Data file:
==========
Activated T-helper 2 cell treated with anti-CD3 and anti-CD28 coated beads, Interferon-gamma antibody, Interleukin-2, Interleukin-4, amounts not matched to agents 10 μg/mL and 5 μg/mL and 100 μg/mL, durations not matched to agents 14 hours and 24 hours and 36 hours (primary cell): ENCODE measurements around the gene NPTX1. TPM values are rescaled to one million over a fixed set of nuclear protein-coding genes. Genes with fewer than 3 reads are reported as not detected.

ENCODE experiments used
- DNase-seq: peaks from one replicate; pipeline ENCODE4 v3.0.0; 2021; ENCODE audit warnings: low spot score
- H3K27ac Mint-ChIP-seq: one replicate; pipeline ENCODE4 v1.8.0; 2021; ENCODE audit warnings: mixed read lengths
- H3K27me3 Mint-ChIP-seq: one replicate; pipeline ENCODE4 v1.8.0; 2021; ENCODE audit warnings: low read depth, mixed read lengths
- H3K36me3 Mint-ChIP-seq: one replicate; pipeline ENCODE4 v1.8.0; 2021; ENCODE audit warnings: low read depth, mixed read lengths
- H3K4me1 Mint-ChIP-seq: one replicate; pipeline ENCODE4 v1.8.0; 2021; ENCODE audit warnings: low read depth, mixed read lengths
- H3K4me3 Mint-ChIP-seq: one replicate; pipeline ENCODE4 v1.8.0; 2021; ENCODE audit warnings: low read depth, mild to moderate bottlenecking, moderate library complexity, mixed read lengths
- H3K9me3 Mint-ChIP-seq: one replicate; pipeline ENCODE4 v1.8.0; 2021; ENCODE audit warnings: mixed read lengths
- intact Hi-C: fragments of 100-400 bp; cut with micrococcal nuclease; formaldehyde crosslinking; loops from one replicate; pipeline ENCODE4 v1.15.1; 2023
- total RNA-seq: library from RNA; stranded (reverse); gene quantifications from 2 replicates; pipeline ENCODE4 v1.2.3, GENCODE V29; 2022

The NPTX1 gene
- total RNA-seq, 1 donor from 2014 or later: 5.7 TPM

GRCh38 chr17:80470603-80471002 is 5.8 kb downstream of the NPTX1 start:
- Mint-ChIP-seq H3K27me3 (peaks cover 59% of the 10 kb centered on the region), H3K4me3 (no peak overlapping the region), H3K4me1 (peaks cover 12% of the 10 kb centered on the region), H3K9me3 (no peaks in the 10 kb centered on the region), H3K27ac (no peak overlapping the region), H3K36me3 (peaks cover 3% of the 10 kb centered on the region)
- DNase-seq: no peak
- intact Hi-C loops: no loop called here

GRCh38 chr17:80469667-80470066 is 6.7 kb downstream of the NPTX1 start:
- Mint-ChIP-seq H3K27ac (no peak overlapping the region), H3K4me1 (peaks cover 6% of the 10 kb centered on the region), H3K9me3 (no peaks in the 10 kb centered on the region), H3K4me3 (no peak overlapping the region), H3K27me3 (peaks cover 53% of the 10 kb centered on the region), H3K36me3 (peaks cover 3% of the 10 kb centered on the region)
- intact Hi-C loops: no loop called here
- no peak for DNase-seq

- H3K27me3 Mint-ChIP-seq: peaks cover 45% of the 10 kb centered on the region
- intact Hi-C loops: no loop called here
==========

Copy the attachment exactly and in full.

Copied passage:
Activated T-helper 2 cell treated with anti-CD3 and anti-CD28 coated beads, Interferon-gamma antibody, Interleukin-2, Interleukin-4, amounts not matched to agents 10 μg/mL and 5 μg/mL and 100 μg/mL, durations not matched to agents 14 hours and 24 hours and 36 hours (primary cell): ENCODE measurements around the gene NPTX1. TPM values are rescaled to one million over a fixed set of nuclear protein-coding genes. Genes with fewer than 3 reads are reported as not detected.

ENCODE experiments used
- DNase-seq: peaks from one replicate; pipeline ENCODE4 v3.0.0; 2021; ENCODE audit warnings: low spot score
- H3K27ac Mint-ChIP-seq: one replicate; pipeline ENCODE4 v1.8.0; 2021; ENCODE audit warnings: mixed read lengths
- H3K27me3 Mint-ChIP-seq: one replicate; pipeline ENCODE4 v1.8.0; 2021; ENCODE audit warnings: low read depth, mixed read lengths
- H3K36me3 Mint-ChIP-seq: one replicate; pipeline ENCODE4 v1.8.0; 2021; ENCODE audit warnings: low read depth, mixed read lengths
- H3K4me1 Mint-ChIP-seq: one replicate; pipeline ENCODE4 v1.8.0; 2021; ENCODE audit warnings: low read depth, mixed read lengths
- H3K4me3 Mint-ChIP-seq: one replicate; pipeline ENCODE4 v1.8.0; 2021; ENCODE audit warnings: low read depth, mild to moderate bottlenecking, moderate library complexity, mixed read lengths
- H3K9me3 Mint-ChIP-seq: one replicate; pipeline ENCODE4 v1.8.0; 2021; ENCODE audit warnings: mixed read lengths
- intact Hi-C: fragments of 100-400 bp; cut with micrococcal nuclease; formaldehyde crosslinking; loops from one replicate; pipeline ENCODE4 v1.15.1; 2023
- total RNA-seq: library from RNA; stranded (reverse); gene quantifications from 2 replicates; pipeline ENCODE4 v1.2.3, GENCODE V29; 2022

The NPTX1 gene
- total RNA-seq, 1 donor from 2014 or later: 5.7 TPM

GRCh38 chr17:80470603-80471002 is 5.8 kb downstream of the NPTX1 start:
- Mint-ChIP-seq H3K27me3 (peaks cover 59% of the 10 kb centered on the region), H3K4me3 (no peak overlapping the region), H3K4me1 (peaks cover 12% of the 10 kb centered on the region), H3K9me3 (no peaks in the 10 kb centered on the region), H3K27ac (no peak overlapping the region), H3K36me3 (peaks cover 3% of the 10 kb centered on the region)
- DNase-seq: no peak
- intact Hi-C loops: no loop called here

GRCh38 chr17:80469667-80470066 is 6.7 kb downstream of the NPTX1 start:
- Mint-ChIP-seq H3K27ac (no peak overlapping the region), H3K4me1 (peaks cover 6% of the 10 kb centered on the region), H3K9me3 (no peaks in the 10 kb centered on the region), H3K4me3 (no peak overlapping the region), H3K27me3 (peaks cover 53% of the 10 kb centered on the region), H3K36me3 (peaks cover 3% of the 10 kb centered on the region)
- intact Hi-C loops: no loop called here
- no peak for DNase-seq

- H3K27me3 Mint-ChIP-seq: peaks cover 45% of the 10 kb centered on the region
- intact Hi-C loops: no loop called here